After selecting an industry vertical, it can be advantageous to drill down further and focus on one specific product vertical, such as, marketing, customer success, accounting, etc making it easier to provide the absolute best solution for a precise problem. Sales plays a critical role in the success of every business, so a natural initial product vertical to start with could be marketing (website builder, CRM, attribution, etc.), to help technicians acquire new customers more efficiently by increasing existing market penetration rates and extending into new markets (although other entry points can work too). As technicians acquire more customers, they need to buy more software to service those new customers. It is at this point when it is timely to expand the initial product vertical focus into other tangential product verticals within the industry vertical including operations, customer success, accounting, etc. As a startup expands its initial product vertical horizontally, the platform becomes a single source of truth and its value only grows with each subsequent data point added. Subsequently, this increases a customers’ willingness to pay, makes the software more and more difficult to “rip out” and creates incredibly sticky revenue. There are likely outliers that could prove this approach to be false but, in most circumstances, this framework should hold true.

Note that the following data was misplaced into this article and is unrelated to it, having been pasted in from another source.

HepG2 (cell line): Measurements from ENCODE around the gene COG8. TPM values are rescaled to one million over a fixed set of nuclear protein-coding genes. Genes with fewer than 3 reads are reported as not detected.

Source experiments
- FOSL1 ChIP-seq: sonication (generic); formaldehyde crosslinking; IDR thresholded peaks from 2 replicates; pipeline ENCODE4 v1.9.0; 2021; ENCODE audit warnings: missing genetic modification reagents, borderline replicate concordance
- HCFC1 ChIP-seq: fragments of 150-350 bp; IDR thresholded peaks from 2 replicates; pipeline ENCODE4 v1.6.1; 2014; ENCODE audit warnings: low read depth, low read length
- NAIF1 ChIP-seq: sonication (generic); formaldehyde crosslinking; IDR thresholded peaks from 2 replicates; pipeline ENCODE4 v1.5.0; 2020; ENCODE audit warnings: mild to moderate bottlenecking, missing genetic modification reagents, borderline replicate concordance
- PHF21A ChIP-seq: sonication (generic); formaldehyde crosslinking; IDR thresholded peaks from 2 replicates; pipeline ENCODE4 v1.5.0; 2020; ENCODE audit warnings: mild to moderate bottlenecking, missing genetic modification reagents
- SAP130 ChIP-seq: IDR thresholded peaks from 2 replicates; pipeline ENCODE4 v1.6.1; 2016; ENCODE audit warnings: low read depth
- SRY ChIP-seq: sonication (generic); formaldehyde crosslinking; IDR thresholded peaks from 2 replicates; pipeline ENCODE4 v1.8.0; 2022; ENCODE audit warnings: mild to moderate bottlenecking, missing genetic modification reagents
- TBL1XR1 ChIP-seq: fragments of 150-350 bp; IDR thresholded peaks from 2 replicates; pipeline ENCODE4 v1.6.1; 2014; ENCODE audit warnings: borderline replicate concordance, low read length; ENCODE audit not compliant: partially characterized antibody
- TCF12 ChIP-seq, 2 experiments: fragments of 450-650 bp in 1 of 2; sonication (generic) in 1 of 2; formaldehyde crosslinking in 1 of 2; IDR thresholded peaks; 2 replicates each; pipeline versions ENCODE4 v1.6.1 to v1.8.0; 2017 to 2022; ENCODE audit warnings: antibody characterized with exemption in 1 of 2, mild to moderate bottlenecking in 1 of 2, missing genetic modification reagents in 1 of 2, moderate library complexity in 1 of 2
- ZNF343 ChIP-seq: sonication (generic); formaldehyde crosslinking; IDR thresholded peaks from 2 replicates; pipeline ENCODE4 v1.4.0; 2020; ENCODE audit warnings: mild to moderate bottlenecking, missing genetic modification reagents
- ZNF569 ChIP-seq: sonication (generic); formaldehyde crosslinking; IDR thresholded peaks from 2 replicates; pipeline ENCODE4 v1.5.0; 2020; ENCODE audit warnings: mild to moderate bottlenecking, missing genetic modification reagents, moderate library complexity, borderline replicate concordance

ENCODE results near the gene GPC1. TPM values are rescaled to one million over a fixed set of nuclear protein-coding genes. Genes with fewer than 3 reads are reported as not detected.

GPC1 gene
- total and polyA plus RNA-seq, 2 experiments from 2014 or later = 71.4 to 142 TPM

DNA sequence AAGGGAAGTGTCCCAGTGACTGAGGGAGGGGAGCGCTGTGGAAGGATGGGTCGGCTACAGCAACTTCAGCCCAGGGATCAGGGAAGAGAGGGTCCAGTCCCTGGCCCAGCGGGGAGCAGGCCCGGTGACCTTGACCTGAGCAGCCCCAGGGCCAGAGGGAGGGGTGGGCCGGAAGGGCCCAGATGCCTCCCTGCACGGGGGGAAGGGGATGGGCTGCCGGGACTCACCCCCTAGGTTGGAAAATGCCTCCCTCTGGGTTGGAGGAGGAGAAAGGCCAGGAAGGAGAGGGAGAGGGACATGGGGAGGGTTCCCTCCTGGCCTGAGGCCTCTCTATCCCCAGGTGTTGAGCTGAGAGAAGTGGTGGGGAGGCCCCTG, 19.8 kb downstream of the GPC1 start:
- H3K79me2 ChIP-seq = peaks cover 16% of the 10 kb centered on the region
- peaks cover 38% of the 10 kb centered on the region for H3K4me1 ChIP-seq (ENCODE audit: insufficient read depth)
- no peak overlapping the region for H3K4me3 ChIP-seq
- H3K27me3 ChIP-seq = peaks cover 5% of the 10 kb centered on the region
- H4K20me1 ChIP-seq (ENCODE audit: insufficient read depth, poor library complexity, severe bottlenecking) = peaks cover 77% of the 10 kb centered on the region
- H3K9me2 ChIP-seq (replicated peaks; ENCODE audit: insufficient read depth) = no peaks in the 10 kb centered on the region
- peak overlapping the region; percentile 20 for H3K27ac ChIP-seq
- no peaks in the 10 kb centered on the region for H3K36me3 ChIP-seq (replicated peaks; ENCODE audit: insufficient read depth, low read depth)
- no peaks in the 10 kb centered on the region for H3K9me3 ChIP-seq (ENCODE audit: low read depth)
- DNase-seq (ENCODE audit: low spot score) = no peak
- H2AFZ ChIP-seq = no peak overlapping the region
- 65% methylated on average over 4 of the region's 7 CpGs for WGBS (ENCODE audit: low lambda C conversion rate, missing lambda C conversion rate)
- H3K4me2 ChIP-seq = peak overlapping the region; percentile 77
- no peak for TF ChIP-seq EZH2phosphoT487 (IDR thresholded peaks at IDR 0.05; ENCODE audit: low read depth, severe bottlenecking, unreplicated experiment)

Note, this is not an exhaustive list of products and product verticals but simply an illustrative example.

The transition from an initial product vertical tool (i.e. roofing marketing) into an industry vertical platform (roofing marketing, operations, customers success, accounting, etc.) is extraordinarily powerful because it creates the supply density (i.e. roofers) needed to build a marketplace on top. Marketplaces are notoriously challenging to start because of the chicken-and-egg problem. Without supply or demand, it’s difficult to attract the other. So, SaaS helps solve the chicken-and-egg problem by aggregating supply side density of the marketplace and jumpstarting marketplace liquidity. Chris Dixon, General Partner at Andreessen Horowitz famously wrote his “come for the tool, stay for the network” blog post five years ago and reinforces the importance of using software to build supply density and liquidity in online marketplaces[1].